Thursday, January 17, 2008

Prelude to Foundation

Prelude to Foundation by Isaac Asimov is a prequel to Foundation. (Foundation was originally published in 1951. Prelude to Foundation was published in 1988.) It is VERY different than the original novel. Foundation, if you recall, is composed of five segments. Each one separate, distinct. The story--the plot--is loosely woven together. The main theme could be construed to be one of ambition. Various individuals separated by time and often place are very thirsty and hungry for power. All use manipulative tactics to advance their cause--the cause to be #1 and to boss everyone around. But Prelude to Foundation is set on one planet, and follows primarily the life of one man for a handful of months. (If I had to guess, I'd say more than three but less than twelve.) And Prelude to Foundation does have a very similar theme. It too is all about ambitions, agendas, and propaganda.

You might be thinking, BUT WHAT IS IT ABOUT???? Prelude to Foundation is the story of Hari Seldon. A young man who finds his world turned upside down after giving a speech--reading his research paper--at a mathematical convention. His topic? Psychohistory. Suddenly, Seldon finds himself a hot commodity. Power-hungry people seem determined to use him, to use his supposed theory as a propaganda machine for their own agendas. Seldon is convinced throughout seven-eighths of the novel that the theory of psychohistory is impossible. While it might theoretically be possible to to decipher the ins and outs of the philosophy, the science. It is just that a theory that hasn't been proven. And a theory that is unlikely to be proven since it is so complex, so headache-causing that even the supposed inventor of this theory can't understand or explain what exactly he means by the concept. Seldon doesn't want to deal with this "theory" in the practical. It boggles his mind that others are so determined to make him apply it politically, socially, economically. This one little research paper has him on the run for his life. Okay, life might be an exaggeration. No one is out to kill him--for the most part--they just want to trap him, use him, keep him under their control. (Which one could argue would seriously hinder his "living" life at all.) Of course, this isn't Hari Seldon's story alone. There are many, many characters. Many, many plot twists. Many things that make this novel complex.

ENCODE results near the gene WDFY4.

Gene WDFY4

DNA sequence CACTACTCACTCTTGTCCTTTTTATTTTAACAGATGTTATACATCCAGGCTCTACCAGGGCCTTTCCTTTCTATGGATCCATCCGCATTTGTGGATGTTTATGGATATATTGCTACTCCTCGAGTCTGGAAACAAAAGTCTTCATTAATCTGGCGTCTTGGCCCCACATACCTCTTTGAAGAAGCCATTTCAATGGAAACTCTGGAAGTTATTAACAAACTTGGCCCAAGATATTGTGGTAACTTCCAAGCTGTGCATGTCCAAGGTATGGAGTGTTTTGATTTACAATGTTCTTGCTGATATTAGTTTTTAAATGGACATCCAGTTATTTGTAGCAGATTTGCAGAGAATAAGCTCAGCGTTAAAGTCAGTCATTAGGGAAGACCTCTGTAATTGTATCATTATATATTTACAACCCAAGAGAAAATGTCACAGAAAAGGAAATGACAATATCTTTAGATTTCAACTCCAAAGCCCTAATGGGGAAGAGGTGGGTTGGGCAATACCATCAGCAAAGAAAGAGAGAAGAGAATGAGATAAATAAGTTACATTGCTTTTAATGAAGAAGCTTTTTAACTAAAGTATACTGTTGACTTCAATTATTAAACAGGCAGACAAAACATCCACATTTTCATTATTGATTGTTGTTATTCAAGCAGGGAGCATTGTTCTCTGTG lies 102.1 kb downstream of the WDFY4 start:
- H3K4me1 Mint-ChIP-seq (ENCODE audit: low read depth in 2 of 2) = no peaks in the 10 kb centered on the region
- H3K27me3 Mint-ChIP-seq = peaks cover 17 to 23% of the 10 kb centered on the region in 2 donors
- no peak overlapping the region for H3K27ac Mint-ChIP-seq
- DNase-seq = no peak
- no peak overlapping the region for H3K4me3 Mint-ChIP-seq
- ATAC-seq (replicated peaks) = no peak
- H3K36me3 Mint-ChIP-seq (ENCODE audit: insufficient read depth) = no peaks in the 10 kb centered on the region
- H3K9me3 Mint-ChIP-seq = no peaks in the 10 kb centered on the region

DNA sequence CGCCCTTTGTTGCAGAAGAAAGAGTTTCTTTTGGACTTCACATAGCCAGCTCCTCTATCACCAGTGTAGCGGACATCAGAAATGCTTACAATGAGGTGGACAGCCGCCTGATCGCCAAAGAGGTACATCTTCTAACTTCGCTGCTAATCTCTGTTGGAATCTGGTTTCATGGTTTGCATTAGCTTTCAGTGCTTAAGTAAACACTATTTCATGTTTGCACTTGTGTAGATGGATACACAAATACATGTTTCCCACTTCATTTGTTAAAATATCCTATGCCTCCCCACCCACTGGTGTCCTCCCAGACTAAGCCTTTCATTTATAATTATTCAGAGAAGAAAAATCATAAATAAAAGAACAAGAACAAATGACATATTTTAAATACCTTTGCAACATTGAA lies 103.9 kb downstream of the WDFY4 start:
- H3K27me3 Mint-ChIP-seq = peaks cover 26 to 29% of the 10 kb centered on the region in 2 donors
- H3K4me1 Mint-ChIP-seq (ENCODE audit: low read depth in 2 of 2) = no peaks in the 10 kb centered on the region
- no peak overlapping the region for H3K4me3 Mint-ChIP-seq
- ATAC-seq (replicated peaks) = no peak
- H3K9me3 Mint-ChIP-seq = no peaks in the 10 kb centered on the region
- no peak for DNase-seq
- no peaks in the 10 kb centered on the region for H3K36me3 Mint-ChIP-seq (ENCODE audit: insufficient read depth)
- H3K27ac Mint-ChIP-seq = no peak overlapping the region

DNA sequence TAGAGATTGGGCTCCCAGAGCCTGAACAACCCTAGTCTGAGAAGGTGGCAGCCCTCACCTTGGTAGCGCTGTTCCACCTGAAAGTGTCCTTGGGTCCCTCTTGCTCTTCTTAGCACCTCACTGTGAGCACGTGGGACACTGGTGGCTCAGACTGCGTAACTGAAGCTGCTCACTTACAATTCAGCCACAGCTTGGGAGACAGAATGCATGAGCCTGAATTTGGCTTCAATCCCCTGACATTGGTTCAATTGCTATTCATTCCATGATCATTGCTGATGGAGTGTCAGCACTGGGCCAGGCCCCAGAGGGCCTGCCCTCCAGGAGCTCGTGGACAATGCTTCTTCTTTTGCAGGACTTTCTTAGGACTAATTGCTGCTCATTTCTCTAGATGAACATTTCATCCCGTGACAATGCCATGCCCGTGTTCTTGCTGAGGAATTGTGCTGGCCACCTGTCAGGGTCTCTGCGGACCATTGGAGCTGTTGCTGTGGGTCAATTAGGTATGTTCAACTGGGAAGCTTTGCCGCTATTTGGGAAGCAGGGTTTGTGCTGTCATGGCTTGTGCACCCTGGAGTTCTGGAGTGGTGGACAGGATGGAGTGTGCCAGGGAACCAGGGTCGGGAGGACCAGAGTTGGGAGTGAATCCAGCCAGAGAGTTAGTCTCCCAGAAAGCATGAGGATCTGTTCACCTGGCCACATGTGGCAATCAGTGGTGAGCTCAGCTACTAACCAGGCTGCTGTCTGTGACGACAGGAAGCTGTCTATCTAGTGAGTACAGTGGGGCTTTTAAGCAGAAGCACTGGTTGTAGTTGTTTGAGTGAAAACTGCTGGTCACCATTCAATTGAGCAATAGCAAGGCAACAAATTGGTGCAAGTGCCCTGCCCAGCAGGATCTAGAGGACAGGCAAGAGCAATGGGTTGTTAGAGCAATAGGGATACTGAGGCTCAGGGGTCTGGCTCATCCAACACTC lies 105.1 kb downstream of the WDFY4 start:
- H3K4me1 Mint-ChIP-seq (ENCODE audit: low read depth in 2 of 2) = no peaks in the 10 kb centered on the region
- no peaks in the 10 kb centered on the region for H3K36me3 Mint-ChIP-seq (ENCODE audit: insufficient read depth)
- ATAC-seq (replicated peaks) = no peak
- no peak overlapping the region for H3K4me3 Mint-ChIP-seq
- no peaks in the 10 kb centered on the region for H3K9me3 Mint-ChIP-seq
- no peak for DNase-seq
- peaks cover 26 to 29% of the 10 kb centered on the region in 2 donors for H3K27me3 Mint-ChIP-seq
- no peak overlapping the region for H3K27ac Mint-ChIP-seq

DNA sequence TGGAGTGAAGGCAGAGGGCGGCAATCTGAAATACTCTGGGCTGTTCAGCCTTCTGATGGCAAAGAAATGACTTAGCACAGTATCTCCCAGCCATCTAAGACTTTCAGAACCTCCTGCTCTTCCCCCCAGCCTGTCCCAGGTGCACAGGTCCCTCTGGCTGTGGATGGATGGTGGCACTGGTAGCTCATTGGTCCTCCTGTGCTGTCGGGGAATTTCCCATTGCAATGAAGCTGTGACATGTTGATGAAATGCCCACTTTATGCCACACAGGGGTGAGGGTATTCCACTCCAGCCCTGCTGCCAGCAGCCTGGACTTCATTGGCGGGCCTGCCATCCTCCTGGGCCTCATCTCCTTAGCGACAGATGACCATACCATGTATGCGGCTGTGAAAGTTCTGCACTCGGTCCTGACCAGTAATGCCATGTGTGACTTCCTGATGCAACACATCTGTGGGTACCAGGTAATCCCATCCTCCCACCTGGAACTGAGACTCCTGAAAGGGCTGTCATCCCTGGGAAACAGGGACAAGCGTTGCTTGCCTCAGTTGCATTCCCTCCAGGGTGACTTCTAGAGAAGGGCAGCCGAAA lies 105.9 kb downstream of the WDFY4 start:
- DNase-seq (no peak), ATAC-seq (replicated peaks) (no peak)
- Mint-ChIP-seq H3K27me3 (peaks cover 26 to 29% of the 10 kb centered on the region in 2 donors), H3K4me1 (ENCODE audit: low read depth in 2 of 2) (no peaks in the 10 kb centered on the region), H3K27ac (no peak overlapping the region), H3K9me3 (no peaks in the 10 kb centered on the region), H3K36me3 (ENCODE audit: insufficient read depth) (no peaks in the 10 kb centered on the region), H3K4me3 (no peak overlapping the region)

If I had to compare the two novels, Foundation and Prelude to Foundation, this is what I would say. Foundation is like eating a wonderful, delicious meal. You leave the table feeling full and satisfied. You enjoyed every bite. It was an experience. Something to be savored. For me, Prelude to Foundation loses some of the magic. It wasn't like eating a wonderful meal. It is like you're held captive while someone describes to you the minute details of what it took to prepare that meal. The preparations. The recipes. The nutritional value of each dish. The reasonings behind exact serving sizes and garnishes. The how-to's of elaborate table settings. It is a thicker, heavier, weightier read. Very detailed. Prone to lessons and lectures in some places. It gets bogged down in the whys. In some ways it is a less satisfying read. Of course, this is all subjective.

Since it is a prelude, it is now listed as "first" in the series. I think this might just be a mistake. Of course, I can't unread Foundation to fairly evaluate Prelude to Foundation. But in all honesty, if I read Prelude to Foundation first, I'm not sure I'd bother to go on with the series. If I did, I certainly wouldn't be in any hurry or rush to do so. Prelude to Foundation was boring in places, while Foundation had me spellbound the whole way through.

Forward the Foundation is another prequel. It also goes "before" the original novel Foundation.


Kim L said...

Yeah I'd have to agree with you. I think part of the thing is that Asimov is a much better writer of short stories than full length novels. Most novels by him I've set down without bothering to finish.

What did you think of the ending where Hari Seldon learned the true identity of Chetter Hummin?

Becky said...

I was surprised to say the least by the two twists to his identity. One surprised me a bit more than the other. I thought or had glimmers of thoughts that he wasn't quite telling the truth about who he was and why he wanted to help. And I was a bit suspicious that he was just so conveniently able to save Seldon each and every time he got into trouble. But the second twist did surprise me. The twist with Dors not so much. I *knew* something had to be up with her.